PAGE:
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Re: cause of Gigantism in sauropods
I have a question regarding what may be known or stands to be
investigated here, as well.
IIRC, elephants have skin that can be as much as 10 centimeters thick
in places. If we were to assume for a moment that sauropods also had
skin of a similar proportionate thickness (not wrinkled or otherwise
comparable, just thick), and that this was capped by a layer of
relatively durable scales, a three-part question springs to mind:
1. How effective were large theropod teeth at sinking into a good
10-20 cm of leathery skin?
2. How much torque would be required to snap a large theropod's teeth
right out of its jaws?
3. How much torque could a flailing sauropod neck generate with a
single pull or twist? (Toward the base at least, since that's the part
closest to the ground in a big sauropod.)
This posits a lot of (currently) unanswerable questions, I know, but I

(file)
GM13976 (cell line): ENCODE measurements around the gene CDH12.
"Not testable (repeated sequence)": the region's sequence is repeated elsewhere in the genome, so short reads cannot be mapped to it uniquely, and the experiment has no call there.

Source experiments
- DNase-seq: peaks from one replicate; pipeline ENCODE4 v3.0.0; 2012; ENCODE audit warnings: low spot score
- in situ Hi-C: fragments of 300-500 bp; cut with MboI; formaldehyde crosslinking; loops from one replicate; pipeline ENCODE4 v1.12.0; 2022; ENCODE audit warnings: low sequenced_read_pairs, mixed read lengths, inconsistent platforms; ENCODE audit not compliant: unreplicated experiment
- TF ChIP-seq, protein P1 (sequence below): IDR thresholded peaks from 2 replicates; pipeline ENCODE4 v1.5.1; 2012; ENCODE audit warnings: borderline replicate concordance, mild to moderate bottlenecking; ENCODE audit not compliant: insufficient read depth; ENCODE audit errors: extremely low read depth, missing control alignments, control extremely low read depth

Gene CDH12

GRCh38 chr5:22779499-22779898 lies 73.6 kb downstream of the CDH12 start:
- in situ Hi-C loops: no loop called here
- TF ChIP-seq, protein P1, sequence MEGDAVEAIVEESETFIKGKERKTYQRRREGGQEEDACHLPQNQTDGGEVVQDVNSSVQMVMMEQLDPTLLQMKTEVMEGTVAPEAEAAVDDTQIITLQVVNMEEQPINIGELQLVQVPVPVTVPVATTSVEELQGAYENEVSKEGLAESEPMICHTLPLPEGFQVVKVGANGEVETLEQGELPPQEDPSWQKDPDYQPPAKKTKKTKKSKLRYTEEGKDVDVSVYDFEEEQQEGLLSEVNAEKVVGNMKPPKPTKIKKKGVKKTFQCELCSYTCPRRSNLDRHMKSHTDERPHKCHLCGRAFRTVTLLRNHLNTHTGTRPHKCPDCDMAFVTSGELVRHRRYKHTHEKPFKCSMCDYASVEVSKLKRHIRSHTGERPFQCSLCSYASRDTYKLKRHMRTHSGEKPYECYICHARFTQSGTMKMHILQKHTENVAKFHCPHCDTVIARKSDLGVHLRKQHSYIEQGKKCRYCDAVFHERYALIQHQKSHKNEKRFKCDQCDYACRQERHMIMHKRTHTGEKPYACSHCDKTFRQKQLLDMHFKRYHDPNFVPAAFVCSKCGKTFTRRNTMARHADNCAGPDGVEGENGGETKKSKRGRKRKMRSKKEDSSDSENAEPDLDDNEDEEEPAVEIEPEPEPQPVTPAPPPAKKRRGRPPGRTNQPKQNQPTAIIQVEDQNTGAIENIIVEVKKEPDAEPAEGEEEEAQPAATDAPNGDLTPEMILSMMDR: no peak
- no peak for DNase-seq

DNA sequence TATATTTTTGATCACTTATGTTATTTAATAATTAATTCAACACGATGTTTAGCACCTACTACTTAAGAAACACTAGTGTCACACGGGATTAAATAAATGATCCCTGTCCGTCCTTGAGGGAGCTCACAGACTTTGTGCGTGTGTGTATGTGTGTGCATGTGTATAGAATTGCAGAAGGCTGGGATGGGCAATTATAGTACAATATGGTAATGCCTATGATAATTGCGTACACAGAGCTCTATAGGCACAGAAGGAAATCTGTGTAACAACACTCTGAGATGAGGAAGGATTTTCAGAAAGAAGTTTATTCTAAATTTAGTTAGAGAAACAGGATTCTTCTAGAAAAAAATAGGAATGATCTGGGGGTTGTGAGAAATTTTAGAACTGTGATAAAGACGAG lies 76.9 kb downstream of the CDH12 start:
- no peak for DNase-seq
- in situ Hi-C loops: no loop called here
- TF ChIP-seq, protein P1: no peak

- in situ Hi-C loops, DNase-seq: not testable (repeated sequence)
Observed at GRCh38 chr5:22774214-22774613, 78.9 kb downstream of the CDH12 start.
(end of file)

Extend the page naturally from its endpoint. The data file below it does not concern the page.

think the volumetric scaling of the inertia/momentum involved here
needs to be considered more closely. It seems to me that a ton or two
of collagen-fortified sauropod neck would be a rather nasty implement
for causing injuries to the jaws (wrenching), brain (concussion), or
even entire body, if they were to knock a multiton theropod right to
Size alone doesn't mean everything, although it certainly counts;
armament and temperament count for a lot too. I've seen the footage of
lions taking down 4+ ton elephants, but not once have I heard tell of
lions taking on rhinos, not even the small 1.5-ton black rhinos, which
are known to nap in the open in the middle of lion territory.
Morphology and behavior may not be directly testable here, but they
undoubtedly played a serious role.
That and juveniles are always a tasty snack.